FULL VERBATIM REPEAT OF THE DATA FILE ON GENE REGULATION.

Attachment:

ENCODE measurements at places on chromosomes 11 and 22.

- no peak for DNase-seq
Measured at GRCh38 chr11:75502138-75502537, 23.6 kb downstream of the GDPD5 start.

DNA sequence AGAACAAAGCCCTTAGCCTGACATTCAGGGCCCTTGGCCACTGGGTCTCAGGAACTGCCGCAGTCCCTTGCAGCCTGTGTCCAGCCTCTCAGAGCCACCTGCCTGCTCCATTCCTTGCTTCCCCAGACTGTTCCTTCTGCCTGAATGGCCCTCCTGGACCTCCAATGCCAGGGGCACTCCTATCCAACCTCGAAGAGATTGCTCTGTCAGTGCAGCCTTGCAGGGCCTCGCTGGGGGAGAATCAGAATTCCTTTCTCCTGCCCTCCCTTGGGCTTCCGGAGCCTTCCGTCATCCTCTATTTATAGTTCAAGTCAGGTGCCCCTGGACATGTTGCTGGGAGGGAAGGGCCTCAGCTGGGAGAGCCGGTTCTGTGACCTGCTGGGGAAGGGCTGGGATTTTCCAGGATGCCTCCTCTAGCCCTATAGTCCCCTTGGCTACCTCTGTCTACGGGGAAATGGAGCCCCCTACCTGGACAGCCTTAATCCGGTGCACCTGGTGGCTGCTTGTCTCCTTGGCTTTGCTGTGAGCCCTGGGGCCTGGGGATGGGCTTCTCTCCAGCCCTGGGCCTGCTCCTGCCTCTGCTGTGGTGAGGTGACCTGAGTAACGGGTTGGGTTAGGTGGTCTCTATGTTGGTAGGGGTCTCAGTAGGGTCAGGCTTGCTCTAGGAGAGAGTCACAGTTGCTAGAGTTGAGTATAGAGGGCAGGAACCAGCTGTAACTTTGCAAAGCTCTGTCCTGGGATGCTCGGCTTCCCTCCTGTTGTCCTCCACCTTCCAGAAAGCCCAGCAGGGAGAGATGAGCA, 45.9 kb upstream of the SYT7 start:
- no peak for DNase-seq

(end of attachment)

ENCODE measurements at places on chromosomes 11 and 22.

- no peak for DNase-seq
Measured at GRCh38 chr11:75502138-75502537, 23.6 kb downstream of the GDPD5 start.

DNA sequence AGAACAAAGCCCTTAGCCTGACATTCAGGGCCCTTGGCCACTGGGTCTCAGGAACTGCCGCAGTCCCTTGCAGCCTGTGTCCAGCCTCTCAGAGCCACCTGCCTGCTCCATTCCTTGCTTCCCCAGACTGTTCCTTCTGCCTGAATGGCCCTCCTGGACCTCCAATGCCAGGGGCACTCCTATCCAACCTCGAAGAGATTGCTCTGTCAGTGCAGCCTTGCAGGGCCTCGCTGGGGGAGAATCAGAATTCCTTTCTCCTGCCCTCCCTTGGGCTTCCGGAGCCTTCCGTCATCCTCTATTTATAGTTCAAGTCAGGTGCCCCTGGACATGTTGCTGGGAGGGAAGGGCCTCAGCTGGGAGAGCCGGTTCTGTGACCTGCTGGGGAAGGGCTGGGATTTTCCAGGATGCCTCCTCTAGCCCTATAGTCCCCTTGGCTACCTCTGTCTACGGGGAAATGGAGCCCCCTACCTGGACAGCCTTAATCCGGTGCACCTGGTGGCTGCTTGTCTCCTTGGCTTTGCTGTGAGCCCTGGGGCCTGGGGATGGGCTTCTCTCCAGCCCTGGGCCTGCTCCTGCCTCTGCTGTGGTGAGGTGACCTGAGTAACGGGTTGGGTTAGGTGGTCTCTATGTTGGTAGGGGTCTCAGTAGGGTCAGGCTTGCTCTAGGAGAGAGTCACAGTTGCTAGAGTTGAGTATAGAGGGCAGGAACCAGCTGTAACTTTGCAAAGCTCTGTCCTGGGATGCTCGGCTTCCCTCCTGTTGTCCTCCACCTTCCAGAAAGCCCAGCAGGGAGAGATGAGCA, 45.9 kb upstream of the SYT7 start:
- no peak for DNase-seq